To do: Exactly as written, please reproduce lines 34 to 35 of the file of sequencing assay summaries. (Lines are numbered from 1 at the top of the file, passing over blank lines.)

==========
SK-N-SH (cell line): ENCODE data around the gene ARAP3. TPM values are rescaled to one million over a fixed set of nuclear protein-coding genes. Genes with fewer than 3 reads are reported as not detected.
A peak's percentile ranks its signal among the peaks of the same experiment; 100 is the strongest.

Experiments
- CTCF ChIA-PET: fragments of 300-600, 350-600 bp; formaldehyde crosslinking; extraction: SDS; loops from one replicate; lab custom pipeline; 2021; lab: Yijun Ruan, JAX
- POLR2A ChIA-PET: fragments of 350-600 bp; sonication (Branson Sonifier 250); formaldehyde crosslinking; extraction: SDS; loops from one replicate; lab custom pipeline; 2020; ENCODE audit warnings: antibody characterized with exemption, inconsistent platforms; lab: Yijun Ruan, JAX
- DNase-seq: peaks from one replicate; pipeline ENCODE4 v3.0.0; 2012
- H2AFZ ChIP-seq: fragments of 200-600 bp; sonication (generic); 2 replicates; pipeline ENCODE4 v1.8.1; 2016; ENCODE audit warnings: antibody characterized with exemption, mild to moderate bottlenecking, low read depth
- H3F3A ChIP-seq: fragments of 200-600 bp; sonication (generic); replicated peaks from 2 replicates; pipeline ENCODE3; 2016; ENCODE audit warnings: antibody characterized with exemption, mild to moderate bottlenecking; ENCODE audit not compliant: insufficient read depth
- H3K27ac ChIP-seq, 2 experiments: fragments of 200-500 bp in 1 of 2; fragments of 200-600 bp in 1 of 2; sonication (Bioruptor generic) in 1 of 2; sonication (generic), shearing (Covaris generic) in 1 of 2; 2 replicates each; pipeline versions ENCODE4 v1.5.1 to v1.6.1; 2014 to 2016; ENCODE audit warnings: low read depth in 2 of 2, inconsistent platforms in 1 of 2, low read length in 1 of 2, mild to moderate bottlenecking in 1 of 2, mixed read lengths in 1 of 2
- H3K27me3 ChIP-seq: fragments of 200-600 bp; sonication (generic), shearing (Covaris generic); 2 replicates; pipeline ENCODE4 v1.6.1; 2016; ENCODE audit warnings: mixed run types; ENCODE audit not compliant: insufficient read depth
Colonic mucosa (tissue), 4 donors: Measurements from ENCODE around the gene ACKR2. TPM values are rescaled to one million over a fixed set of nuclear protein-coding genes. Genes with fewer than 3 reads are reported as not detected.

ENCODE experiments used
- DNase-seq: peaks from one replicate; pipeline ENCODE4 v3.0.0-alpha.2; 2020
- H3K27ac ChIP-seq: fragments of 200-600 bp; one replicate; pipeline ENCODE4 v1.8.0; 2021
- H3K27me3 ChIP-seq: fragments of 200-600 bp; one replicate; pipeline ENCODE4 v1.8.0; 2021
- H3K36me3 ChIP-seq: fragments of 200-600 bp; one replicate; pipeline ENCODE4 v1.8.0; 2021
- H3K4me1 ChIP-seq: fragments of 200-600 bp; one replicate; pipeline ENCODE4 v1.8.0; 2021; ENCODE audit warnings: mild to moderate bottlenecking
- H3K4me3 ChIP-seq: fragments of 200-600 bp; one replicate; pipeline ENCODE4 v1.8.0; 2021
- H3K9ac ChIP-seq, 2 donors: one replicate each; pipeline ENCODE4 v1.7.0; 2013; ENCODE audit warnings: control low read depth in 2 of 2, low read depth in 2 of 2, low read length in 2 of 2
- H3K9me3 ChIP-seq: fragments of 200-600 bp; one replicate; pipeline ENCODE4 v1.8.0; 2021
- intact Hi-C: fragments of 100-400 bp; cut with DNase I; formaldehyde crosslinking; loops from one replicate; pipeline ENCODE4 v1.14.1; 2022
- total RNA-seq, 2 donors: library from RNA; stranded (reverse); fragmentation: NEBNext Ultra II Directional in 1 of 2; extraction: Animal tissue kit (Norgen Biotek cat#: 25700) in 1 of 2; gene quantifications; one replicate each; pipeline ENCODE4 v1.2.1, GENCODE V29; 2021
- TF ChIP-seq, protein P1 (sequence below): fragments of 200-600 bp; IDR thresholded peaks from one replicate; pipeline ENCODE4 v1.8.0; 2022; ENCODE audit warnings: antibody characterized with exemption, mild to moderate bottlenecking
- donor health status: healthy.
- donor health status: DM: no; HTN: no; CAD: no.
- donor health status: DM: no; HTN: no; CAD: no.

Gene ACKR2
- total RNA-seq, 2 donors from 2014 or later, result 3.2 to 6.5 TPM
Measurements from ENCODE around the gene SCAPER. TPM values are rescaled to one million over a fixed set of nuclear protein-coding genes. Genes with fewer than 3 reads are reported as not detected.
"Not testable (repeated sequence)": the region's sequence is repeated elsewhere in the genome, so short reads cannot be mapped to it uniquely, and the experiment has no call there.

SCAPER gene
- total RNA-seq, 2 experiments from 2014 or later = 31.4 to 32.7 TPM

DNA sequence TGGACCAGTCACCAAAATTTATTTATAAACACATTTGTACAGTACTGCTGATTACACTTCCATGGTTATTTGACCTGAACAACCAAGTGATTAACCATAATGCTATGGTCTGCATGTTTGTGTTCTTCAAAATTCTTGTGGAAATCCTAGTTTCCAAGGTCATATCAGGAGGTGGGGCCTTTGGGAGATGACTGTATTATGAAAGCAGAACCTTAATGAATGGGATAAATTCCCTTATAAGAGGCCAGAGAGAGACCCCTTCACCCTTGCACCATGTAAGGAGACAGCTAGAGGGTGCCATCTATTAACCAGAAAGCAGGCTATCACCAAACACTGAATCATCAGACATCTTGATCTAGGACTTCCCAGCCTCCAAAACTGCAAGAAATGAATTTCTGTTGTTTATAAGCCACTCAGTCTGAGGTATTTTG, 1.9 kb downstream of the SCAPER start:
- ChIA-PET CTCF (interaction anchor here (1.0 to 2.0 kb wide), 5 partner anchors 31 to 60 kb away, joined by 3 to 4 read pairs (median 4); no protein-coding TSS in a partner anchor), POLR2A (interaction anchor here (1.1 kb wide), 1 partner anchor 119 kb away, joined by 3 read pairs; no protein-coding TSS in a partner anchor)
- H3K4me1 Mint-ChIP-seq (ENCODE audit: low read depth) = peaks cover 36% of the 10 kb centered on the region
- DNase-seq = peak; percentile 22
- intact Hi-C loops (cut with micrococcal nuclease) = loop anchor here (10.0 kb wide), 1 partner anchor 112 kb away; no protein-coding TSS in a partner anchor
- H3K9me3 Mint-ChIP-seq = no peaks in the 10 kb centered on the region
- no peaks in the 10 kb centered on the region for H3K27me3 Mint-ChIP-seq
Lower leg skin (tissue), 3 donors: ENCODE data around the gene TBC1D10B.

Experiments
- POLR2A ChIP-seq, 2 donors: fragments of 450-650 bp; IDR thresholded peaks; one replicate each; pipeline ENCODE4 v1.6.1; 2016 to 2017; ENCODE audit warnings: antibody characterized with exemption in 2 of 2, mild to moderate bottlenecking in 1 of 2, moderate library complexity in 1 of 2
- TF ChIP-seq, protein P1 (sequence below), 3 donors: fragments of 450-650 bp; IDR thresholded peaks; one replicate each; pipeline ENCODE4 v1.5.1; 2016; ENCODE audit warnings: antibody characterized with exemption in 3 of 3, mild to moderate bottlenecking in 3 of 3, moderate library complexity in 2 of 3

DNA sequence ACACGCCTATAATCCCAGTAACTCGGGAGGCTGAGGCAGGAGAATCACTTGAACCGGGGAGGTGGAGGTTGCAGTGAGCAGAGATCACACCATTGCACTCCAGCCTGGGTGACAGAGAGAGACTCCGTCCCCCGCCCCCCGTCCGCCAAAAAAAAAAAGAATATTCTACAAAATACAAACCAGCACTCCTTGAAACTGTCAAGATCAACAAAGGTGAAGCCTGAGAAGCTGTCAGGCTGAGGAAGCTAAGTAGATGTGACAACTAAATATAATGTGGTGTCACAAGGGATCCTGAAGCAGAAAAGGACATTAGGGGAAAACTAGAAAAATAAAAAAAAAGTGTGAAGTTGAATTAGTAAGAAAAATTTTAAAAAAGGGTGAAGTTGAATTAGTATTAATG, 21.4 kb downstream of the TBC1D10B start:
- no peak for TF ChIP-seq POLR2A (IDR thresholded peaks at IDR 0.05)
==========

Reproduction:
- ChIA-PET CTCF (interaction anchor here (1.0 to 2.0 kb wide), 5 partner anchors 31 to 60 kb away, joined by 3 to 4 read pairs (median 4); no protein-coding TSS in a partner anchor), POLR2A (interaction anchor here (1.1 kb wide), 1 partner anchor 119 kb away, joined by 3 read pairs; no protein-coding TSS in a partner anchor)
- H3K4me1 Mint-ChIP-seq (ENCODE audit: low read depth) = peaks cover 36% of the 10 kb centered on the region